Merrill Lynch released a new broker recruiting deal a few weeks ago—with two major changes. First, Merrill made it much harder for recruits to leave the firm: To receive all of his recruiting bonus money, a new hire must now stick around for 14 years, instead of nine, and all of the back-end money is now deferred, where a big portion used to be in cash. Second, the firm is now offering recruiting bonuses to small advisors (fourth quintile production) from some regional firms, several recruiters told Registered Rep. Both moves reflect the intensity of competition in the current broker recruiting environment.
Merrill Lynch did not return multiple emails and calls requesting comment on the new recruiting deals.
The absolute maximum deal Merrill will offer remains at 360 percent of production, but there are now seven back-end bonuses on the deals instead of five, with deferrals of five to seven years on each. That means it takes 14 years to collect every last penny. Basically, Merrill borrowed 20 percent from the upfront portion of its maximum deal and stuck that on the back-end. An advisor can now get upfront money equal to 120 to 130 percent of on-board gross production (trailing 12 months production at the time of hire), down from an absolute maximum of 150 percent. On the back-end, advisors who hit certain client asset goals win seven annual bonuses. These asset and bonus numbers are all the same through year five, but two additional 10 percent bonuses have been added on in years six and seven.
The full deal looks like this:
Year 1: 65% of onboard assets (total assets at previous firm) = bonus worth 60% of GDC
Year 2: 90% of onboard assets = bonus worth 50% of GDC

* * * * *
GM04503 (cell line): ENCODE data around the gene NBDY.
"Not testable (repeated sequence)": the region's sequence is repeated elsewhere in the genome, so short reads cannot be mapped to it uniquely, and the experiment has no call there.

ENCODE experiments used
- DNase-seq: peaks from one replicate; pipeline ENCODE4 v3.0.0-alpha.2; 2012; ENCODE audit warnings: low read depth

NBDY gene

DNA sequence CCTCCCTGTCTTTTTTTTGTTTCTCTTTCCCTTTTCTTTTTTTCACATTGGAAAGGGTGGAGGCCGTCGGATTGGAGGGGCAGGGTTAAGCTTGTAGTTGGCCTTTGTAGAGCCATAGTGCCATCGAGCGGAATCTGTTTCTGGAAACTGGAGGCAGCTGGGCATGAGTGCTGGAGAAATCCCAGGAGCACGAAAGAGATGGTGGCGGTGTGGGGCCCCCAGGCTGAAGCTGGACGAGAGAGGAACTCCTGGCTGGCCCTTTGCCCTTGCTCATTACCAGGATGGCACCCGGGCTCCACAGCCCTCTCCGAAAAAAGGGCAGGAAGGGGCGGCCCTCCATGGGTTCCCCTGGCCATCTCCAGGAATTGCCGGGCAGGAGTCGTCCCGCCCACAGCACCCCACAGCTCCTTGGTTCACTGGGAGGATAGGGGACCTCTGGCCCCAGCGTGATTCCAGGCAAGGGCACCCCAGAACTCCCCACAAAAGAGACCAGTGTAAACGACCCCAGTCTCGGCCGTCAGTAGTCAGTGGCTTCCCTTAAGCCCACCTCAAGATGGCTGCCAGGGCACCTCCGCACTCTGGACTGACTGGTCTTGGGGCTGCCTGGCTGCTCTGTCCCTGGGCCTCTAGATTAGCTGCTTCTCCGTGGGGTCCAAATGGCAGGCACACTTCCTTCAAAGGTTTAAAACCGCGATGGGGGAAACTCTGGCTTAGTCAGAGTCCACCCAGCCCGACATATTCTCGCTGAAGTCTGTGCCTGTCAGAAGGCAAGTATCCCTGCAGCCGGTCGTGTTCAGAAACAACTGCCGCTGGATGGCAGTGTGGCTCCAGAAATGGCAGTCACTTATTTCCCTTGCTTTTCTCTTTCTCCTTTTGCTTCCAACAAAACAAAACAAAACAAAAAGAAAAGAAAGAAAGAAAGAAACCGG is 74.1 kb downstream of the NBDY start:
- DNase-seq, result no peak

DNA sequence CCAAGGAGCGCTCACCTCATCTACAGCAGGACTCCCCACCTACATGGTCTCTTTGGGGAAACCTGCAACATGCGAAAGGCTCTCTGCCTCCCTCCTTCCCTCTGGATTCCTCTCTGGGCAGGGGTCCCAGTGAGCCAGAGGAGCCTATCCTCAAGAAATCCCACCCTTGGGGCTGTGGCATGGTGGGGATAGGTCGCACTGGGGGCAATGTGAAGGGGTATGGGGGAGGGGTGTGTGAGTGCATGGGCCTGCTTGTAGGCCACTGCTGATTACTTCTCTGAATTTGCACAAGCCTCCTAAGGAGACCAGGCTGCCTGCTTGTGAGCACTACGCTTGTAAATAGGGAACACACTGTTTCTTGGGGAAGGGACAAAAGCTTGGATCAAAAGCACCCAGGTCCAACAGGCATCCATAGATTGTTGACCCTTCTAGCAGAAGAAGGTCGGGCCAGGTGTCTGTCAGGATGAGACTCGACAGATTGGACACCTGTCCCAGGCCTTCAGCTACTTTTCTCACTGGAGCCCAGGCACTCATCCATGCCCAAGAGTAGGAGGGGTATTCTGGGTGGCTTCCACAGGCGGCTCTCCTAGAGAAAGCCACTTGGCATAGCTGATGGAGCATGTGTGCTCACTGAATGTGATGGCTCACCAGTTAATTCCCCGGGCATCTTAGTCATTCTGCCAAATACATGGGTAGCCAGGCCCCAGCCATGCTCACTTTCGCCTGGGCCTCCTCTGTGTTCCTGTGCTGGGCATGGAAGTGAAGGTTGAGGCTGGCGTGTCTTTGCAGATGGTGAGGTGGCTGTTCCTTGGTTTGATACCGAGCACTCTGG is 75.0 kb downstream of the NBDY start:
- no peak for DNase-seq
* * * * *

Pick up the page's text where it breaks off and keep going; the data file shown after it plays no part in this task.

Year 3: 110% of onboard assets= bonus worth 40% of GDC
Year 4: 125% of onboard assets= bonus worth 30% of GDC
Year 5: 150% of onboard assets= bonus worth 20% of GDC
Year 6: 150% of onboard assets = bonus worth 10% of GDC
Year 7: 150% of onboard assets = bonus worth 10% of GDC
Recruits are not so happy with the deals. “I know this new deal is not being received very well,” said one recruiter who preferred to speak anonymously. “Because the old deal, which they’re still using to recruit with, had a large component of cash.” The old deal, with the 5 back-ends, is still being offered in some cases, however, while the new deal is being tweaked and polished, so that the firm can roll out a single, final version in January.
For smaller producers, the game has also changed. Instead of landing in the penalty box, a guy doing $250,000 who works in a smaller city and has the potential to grow can now get an upfront check for 75 percent of trailing 12 months production from Merrill Lynch. Like for the bigger producers, these deals come with 7 back-end bonuses, says a recruiter. In the fourth year, for example, if that advisor has moved 120 percent of his assets over he can get a bonus worth 30 percent of his gross production, without any cap—even if he’s managed to jack that production up to $2 million.
“A year ago, I was telling people, you are going to get fired,” said one recruiter. “You’re going to be out of a job. Your payout is going to get cut to 21 percent. They can now leave that job and get recruited.”
Basically, the old system made it very difficult for branch managers to make exceptions where warranted, said recruiters. “This is so the manager in Boisie or wherever can be talking to an Ameriprise guy, and it’s the only guy in play in Boisie and he can cut him a deal,” said one Merrill recruiter. “Until now, there was no mechanism to allow for an easy bypass of the Merrill system because you had to plug the numbers in. It had become a little cumbersome. Maybe the advisor falls in the fifth quintile, but maybe he’s been at a second tier firm for his whole life and has this great untapped potential. Or maybe he is making fifth quintile numbers in a small town where that’s quite a good number.”